Im convinced that as soon as we become familiar with something, we begin to take it for granted. Take your mate, for example. Did he or she make your heart go thump thump during the early years of your relationship? That relationship has probably done at least a 90-degree turn lately. He or she hasnt changed but maybe your perception has dulled a little. So it goes with everything around you, especially your home place and your immediate environment.
My dad was a great believer in taking a trip away from home once in a while; a break from the usual, so to speak. Even when we were very poor we would take some affordable holiday, such as a canoeing or camping outing or perhaps a short trip with our old truck to someplace a little different. After we returned home we saw our house and yard with fresh and appreciative eyes.
This winter we drove south for a couple of weeks to Southern California to take a most enjoyable break, whilevisiting friends who live down there. This was good because, not only did we see a totally different environment, but also another kind of lifestyle. However, you can probably guess what happened to our perception of our good old North Island.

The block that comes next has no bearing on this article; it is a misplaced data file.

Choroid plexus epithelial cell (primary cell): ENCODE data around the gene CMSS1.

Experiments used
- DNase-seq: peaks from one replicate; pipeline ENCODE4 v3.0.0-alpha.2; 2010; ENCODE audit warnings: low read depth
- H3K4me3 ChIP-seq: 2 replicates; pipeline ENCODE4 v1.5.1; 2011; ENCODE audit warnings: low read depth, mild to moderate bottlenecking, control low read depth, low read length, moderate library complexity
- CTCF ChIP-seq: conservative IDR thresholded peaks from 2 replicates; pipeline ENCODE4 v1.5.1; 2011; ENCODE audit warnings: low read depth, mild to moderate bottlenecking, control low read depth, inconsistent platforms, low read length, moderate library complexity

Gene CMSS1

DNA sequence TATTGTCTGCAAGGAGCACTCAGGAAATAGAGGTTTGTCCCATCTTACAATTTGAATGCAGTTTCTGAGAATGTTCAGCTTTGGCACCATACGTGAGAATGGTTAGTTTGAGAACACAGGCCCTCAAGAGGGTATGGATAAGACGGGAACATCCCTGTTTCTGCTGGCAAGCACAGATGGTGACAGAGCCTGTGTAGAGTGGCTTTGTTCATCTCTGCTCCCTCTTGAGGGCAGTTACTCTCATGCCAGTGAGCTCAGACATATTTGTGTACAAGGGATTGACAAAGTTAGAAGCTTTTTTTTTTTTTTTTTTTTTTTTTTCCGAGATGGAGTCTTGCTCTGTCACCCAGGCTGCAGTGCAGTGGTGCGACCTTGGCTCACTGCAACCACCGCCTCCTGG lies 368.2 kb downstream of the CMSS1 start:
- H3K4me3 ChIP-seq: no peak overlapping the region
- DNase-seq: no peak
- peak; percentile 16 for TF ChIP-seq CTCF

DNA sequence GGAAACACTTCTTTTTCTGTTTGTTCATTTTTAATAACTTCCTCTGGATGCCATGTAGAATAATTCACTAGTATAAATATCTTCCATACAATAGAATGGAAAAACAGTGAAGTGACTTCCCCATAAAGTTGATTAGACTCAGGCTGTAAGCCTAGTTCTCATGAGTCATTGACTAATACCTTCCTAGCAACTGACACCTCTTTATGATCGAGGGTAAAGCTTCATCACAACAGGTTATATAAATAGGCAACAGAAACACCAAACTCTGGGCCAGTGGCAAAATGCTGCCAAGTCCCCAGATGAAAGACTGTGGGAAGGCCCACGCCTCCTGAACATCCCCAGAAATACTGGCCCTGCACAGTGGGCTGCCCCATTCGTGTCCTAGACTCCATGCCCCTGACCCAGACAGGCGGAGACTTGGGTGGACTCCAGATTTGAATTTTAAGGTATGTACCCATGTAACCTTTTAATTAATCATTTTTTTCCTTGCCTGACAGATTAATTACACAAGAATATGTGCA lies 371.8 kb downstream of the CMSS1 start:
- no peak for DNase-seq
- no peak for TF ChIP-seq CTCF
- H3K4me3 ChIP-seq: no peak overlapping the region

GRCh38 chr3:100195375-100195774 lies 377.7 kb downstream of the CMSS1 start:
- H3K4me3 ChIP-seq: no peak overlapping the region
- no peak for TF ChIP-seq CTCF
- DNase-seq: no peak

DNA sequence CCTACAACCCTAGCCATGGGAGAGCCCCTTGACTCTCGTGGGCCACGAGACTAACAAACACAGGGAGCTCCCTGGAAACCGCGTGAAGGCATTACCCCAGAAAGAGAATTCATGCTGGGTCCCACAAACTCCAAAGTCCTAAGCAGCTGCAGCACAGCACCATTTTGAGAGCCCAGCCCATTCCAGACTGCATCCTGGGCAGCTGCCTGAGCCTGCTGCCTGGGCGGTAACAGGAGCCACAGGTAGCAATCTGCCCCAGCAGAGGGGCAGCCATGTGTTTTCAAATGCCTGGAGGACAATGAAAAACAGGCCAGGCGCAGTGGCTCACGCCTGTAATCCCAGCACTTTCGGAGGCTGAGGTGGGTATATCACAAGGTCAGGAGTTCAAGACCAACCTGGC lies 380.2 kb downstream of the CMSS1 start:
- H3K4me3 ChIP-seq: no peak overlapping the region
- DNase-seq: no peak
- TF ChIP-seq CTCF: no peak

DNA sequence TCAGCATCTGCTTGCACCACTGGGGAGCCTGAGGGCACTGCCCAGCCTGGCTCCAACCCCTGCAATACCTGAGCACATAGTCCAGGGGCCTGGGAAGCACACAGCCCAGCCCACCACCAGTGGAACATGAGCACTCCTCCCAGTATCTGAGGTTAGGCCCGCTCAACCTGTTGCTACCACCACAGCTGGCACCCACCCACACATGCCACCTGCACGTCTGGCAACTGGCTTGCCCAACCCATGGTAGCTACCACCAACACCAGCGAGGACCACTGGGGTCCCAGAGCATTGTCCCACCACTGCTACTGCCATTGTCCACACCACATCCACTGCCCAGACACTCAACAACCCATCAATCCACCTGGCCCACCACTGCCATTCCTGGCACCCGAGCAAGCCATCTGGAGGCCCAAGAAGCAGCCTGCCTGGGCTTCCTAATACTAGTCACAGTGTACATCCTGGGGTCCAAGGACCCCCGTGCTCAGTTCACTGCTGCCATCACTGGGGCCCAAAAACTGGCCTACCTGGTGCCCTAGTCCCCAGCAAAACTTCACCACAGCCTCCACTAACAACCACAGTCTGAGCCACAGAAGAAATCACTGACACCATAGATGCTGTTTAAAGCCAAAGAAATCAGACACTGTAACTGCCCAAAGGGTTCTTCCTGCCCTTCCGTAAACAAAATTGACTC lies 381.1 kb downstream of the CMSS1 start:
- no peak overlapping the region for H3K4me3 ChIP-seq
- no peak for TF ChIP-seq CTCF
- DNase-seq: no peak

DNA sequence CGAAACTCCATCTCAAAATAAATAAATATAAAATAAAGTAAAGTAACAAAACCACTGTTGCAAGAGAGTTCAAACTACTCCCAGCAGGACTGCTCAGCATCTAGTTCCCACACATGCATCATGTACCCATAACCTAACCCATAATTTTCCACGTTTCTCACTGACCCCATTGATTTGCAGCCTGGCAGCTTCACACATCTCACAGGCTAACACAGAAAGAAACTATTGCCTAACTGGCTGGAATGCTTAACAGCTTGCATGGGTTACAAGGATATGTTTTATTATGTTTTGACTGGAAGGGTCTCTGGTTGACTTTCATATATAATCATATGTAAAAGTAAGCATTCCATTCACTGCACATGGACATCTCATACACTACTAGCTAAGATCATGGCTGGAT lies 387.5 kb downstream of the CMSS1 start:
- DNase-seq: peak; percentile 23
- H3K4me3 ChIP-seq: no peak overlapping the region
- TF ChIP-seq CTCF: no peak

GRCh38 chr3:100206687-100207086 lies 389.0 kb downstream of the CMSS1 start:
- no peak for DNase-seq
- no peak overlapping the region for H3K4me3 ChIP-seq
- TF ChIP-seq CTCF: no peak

The first thing we noticed after crossing the border was how the pace of life slowed down and people seemed to have more time to talk. How do you explain this phenomenon? Is it because the massive population of the U.S. means they have to be more efficient in dealing with large numbers of people and that efficiency means the personal touch goes by the wayside?
Compared to California, B.C. is an empty land. It was so nice to come back to empty highways and miles and miles of miles and miles; back to the green on green of Vancouver Island.
I always enjoy the drive to and from Campbell River butthis time, in coming home from far away, I was especially struck by the beauty of Nimpkish Lake. All North Islanders have to drive along this lake on their journey south and, no doubt, all of us take the beauty of this drive for granted.
There are just a few rare places in Canada that have this kind of drive with the Karmutzen Mountains as a backdrop for the lake. Not high, as mountains go, but very immediate; right there, rising straight out of the lake. With snow-capped tops most of the year, they give us post-card pleasure as we drive by.
I did this painting of Nimpkish Lake and the Karmutzen Range a few short weeks ago from a spot just 11 kms. from home. Am I lucky or what?